[Philip] Fisher stood out as one of the first money managers to focus on qualitative factors instead of quantitative ones. He examined factors that were difficult to measure through ratios and other mathematical formulations: the quality of management, the potential for future long-term sales growth and the firm's competitive edge.
Although Fisher focused on the qualitative characteristics of a company, he was first and foremost a growth stock investor. He felt the greatest investment returns did not come from the purchase of stocks that were undervalued, since a stock that is undervalued by as much as 50% would only double in price to reach fair market value.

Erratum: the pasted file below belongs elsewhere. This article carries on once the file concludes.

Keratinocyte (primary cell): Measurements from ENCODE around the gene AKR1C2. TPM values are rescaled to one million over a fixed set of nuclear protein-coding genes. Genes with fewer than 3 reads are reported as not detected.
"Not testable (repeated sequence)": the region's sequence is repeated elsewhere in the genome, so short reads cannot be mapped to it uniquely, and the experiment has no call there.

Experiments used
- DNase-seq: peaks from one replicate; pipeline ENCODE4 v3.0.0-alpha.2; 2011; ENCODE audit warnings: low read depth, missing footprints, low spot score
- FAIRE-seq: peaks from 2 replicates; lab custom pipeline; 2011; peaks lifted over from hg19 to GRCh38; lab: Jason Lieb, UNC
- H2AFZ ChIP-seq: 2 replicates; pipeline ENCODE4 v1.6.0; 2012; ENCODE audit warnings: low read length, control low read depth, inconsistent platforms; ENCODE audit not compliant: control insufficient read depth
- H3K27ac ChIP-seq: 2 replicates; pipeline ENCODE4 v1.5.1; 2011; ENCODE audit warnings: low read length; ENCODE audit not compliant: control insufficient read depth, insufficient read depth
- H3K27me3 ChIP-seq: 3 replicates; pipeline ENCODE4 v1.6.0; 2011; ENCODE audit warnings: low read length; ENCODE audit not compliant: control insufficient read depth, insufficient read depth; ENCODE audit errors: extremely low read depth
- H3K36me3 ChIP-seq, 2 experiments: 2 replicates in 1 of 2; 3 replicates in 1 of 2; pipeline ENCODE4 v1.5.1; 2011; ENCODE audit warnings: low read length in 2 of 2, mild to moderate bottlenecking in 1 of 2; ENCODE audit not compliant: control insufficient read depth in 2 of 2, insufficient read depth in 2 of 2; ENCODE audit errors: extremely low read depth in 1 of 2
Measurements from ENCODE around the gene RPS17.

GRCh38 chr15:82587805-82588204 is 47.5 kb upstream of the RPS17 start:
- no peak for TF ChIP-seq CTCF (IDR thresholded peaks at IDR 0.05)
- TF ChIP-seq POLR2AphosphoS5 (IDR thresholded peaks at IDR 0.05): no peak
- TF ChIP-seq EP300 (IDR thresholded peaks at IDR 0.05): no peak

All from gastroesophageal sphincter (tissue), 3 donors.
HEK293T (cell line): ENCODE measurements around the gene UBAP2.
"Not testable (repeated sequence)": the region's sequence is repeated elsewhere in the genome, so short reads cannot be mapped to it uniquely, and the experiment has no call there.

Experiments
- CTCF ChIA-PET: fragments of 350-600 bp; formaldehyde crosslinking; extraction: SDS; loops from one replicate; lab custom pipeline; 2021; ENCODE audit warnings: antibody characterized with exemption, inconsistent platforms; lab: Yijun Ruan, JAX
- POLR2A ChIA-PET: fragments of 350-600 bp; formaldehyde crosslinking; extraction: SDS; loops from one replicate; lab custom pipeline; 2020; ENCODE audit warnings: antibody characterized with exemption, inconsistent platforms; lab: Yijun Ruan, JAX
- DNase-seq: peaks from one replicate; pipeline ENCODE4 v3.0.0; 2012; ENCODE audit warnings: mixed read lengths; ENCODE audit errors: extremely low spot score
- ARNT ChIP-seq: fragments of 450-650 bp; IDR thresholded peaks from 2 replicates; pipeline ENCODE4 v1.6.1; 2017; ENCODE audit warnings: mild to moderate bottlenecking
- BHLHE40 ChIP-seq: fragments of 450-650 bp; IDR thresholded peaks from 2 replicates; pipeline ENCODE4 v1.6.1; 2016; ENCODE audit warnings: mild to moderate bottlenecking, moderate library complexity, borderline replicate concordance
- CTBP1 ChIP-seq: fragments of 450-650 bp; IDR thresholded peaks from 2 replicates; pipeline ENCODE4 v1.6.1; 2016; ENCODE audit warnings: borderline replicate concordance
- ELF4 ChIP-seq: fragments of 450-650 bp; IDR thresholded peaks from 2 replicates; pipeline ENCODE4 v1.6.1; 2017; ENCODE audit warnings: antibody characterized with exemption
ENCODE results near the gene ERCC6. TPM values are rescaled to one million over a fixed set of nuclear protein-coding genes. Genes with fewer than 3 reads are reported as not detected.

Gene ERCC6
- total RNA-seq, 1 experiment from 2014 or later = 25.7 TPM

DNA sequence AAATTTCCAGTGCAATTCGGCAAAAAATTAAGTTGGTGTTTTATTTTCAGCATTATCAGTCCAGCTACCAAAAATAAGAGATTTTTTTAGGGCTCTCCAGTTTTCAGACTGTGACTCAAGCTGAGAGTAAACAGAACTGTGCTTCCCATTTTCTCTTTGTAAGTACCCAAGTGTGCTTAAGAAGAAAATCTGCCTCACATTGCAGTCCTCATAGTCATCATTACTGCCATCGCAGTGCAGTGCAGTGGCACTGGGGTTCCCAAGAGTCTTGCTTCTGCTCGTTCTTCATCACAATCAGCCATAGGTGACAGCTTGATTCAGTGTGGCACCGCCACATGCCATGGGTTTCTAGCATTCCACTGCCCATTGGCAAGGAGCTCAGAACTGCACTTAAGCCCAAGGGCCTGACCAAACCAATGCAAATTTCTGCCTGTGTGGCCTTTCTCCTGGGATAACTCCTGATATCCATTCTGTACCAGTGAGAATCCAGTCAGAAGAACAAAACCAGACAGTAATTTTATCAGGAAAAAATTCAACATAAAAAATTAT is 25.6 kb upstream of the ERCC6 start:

Instead, he sought much higher returns from those companies that could achieve growth in sales and profits greater than the overall market over a long period of time. Furthermore, Fisher did not seek companies showing promise of short-term growth due to cyclical events or one-time factors. He felt that the timing was too risky and the promised returns too small.
~ Forbes, "Ken Fisher's Dad's Lucky 13," October 20, 2008, by Wayne A. Thorpe